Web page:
Climate zone: Tropical – Dry – Temperate – Continental – Polar
The moringa tree (Moringa oleifera) which grows in many tropical and subtropical regions of the world is known for various purposes. While its fruit pods – also known as drumsticks – are edible, its roots and leaves can be turned into moringa powder and oil can be derived from its seeds. The products are popular in the health and superfood sector as they are praised for their medicinal properties and nutritional value.
Those benefits make the moringa tree an excellent plant for agroforestry systems. It grows well in alley cropping, fosters food security and nutrition, and provides a valuable income source for farmers.
Moringa can be combined with a range of crops especially because they’re trees (due to less competition). You could combine it with pasture, tropical legumes (a whole range of beans, peas, peanut/groundnut, lentils, tamarind, etc), and vegetables and tubers like cassava, pumpkin, tomato, kale, and okra. It’s better not to combine Moringa with cereals, but the science around Moringa intercropping is still developing.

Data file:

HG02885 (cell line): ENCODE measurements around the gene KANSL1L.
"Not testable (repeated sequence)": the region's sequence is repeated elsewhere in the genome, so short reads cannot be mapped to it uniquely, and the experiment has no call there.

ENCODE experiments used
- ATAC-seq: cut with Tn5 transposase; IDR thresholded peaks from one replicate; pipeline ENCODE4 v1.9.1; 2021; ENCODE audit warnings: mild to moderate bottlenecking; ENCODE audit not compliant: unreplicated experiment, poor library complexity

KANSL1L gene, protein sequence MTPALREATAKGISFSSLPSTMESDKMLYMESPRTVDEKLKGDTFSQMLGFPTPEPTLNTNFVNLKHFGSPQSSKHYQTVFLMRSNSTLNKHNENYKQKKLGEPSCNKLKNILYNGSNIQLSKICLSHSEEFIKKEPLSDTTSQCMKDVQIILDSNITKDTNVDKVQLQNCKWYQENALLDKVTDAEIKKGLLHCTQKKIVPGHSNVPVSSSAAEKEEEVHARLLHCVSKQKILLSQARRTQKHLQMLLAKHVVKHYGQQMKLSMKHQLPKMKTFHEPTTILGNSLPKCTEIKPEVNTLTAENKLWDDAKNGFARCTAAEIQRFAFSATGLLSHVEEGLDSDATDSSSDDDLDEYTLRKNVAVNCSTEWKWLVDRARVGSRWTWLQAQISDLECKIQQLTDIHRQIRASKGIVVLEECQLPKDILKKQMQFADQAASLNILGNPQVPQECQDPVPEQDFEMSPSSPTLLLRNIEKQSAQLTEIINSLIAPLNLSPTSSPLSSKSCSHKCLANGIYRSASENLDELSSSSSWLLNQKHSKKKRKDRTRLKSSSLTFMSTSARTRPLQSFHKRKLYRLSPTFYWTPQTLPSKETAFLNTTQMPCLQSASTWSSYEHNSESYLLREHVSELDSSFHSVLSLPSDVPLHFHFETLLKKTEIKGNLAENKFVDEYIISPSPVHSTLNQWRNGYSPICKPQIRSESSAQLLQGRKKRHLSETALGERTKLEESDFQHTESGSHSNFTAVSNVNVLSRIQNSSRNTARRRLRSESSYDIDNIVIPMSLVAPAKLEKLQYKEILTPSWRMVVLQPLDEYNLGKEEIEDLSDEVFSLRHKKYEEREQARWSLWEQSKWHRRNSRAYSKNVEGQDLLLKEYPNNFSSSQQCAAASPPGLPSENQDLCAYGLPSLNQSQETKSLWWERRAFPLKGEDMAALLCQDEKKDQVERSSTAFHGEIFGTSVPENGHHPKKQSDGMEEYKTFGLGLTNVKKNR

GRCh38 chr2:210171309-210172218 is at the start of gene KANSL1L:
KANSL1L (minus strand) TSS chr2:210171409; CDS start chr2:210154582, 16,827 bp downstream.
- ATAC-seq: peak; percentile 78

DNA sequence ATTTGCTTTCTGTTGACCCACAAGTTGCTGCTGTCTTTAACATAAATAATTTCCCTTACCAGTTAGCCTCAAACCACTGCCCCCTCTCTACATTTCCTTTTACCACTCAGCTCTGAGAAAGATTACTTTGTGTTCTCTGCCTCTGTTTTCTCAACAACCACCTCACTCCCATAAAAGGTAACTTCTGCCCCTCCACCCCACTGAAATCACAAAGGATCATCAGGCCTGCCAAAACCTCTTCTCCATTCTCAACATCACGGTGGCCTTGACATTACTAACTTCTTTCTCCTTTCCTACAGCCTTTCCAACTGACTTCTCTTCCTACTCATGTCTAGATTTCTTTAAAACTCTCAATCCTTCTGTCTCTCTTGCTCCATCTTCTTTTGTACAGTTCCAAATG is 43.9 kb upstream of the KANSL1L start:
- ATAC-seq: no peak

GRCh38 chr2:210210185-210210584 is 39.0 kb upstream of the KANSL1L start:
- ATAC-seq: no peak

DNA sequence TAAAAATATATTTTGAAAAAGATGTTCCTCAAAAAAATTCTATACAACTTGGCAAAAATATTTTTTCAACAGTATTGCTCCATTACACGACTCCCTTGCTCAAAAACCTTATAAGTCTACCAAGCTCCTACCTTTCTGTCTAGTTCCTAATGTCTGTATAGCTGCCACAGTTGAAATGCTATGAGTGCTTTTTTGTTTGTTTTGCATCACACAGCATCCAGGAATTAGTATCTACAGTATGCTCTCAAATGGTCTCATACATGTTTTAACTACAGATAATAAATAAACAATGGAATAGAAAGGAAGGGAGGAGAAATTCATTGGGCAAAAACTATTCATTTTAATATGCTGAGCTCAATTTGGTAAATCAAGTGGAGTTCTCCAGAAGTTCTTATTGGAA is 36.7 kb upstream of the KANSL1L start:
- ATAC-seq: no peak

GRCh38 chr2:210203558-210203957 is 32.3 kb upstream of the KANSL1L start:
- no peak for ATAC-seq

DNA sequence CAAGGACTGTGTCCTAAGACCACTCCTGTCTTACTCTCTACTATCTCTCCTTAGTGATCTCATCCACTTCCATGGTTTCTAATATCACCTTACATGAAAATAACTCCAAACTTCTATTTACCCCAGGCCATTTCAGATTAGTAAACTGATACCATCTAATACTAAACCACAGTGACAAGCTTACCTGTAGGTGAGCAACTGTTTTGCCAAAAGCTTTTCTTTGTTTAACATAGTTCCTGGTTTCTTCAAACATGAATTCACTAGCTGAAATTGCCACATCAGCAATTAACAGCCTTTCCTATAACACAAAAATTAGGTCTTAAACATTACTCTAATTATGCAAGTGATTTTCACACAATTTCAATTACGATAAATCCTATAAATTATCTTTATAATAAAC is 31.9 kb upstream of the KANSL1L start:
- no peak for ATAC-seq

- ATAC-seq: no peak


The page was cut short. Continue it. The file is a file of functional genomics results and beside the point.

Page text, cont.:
Moringa’s popularity in the wellness industry isn’t by mistake. This superfood has the potential to reduce stress, balance hormones, protect the liver, fight free radicals, reduce inflammation, improve digestion, and support brain health. All in all, the Moringa tree contains a high concentration of vitamins, dietary minerals, and proteins.
It’s also good for the environment! Its processed leaves provide a powerful fertilizer, and its roots aid in soil erosion prevention. In a nutshell, the Moringa is a “magic tree” whose properties are used in a variety of development programs.